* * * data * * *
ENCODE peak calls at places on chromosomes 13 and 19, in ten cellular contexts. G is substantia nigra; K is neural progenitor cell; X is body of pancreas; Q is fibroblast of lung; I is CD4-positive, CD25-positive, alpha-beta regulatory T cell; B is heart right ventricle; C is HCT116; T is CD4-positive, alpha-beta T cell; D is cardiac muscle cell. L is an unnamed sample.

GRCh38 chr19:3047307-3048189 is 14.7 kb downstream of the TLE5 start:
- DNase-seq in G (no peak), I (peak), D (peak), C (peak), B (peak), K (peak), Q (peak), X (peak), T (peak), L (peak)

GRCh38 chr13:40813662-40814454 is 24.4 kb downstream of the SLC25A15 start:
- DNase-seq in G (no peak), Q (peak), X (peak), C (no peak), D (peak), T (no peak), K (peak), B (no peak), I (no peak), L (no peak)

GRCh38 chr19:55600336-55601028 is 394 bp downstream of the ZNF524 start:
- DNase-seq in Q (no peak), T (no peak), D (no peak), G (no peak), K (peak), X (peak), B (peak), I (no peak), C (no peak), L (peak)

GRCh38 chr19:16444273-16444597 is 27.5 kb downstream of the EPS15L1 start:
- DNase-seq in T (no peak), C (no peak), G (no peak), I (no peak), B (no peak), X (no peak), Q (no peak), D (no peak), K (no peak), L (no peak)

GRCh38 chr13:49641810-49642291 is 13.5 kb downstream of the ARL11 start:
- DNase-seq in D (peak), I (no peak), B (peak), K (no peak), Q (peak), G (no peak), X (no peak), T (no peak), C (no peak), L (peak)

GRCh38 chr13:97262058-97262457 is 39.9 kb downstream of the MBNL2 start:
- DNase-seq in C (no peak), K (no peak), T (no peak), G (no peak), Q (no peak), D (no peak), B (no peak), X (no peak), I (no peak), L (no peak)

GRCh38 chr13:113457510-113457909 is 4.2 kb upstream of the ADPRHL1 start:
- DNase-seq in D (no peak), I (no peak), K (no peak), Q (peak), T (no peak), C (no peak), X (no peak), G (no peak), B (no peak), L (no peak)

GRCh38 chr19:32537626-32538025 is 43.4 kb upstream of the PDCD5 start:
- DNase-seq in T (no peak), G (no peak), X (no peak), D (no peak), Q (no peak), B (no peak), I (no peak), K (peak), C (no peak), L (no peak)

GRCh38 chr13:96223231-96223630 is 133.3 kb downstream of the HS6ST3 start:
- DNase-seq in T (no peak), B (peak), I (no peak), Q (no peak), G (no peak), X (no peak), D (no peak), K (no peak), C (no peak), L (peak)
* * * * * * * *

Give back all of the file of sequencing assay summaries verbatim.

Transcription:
ENCODE peak calls at places on chromosomes 13 and 19, in ten cellular contexts. G is substantia nigra; K is neural progenitor cell; X is body of pancreas; Q is fibroblast of lung; I is CD4-positive, CD25-positive, alpha-beta regulatory T cell; B is heart right ventricle; C is HCT116; T is CD4-positive, alpha-beta T cell; D is cardiac muscle cell. L is an unnamed sample.

GRCh38 chr19:3047307-3048189 is 14.7 kb downstream of the TLE5 start:
- DNase-seq in G (no peak), I (peak), D (peak), C (peak), B (peak), K (peak), Q (peak), X (peak), T (peak), L (peak)

GRCh38 chr13:40813662-40814454 is 24.4 kb downstream of the SLC25A15 start:
- DNase-seq in G (no peak), Q (peak), X (peak), C (no peak), D (peak), T (no peak), K (peak), B (no peak), I (no peak), L (no peak)

GRCh38 chr19:55600336-55601028 is 394 bp downstream of the ZNF524 start:
- DNase-seq in Q (no peak), T (no peak), D (no peak), G (no peak), K (peak), X (peak), B (peak), I (no peak), C (no peak), L (peak)

GRCh38 chr19:16444273-16444597 is 27.5 kb downstream of the EPS15L1 start:
- DNase-seq in T (no peak), C (no peak), G (no peak), I (no peak), B (no peak), X (no peak), Q (no peak), D (no peak), K (no peak), L (no peak)

GRCh38 chr13:49641810-49642291 is 13.5 kb downstream of the ARL11 start:
- DNase-seq in D (peak), I (no peak), B (peak), K (no peak), Q (peak), G (no peak), X (no peak), T (no peak), C (no peak), L (peak)

GRCh38 chr13:97262058-97262457 is 39.9 kb downstream of the MBNL2 start:
- DNase-seq in C (no peak), K (no peak), T (no peak), G (no peak), Q (no peak), D (no peak), B (no peak), X (no peak), I (no peak), L (no peak)

GRCh38 chr13:113457510-113457909 is 4.2 kb upstream of the ADPRHL1 start:
- DNase-seq in D (no peak), I (no peak), K (no peak), Q (peak), T (no peak), C (no peak), X (no peak), G (no peak), B (no peak), L (no peak)

GRCh38 chr19:32537626-32538025 is 43.4 kb upstream of the PDCD5 start:
- DNase-seq in T (no peak), G (no peak), X (no peak), D (no peak), Q (no peak), B (no peak), I (no peak), K (peak), C (no peak), L (no peak)

GRCh38 chr13:96223231-96223630 is 133.3 kb downstream of the HS6ST3 start:
- DNase-seq in T (no peak), B (peak), I (no peak), Q (no peak), G (no peak), X (no peak), D (no peak), K (no peak), C (no peak), L (peak)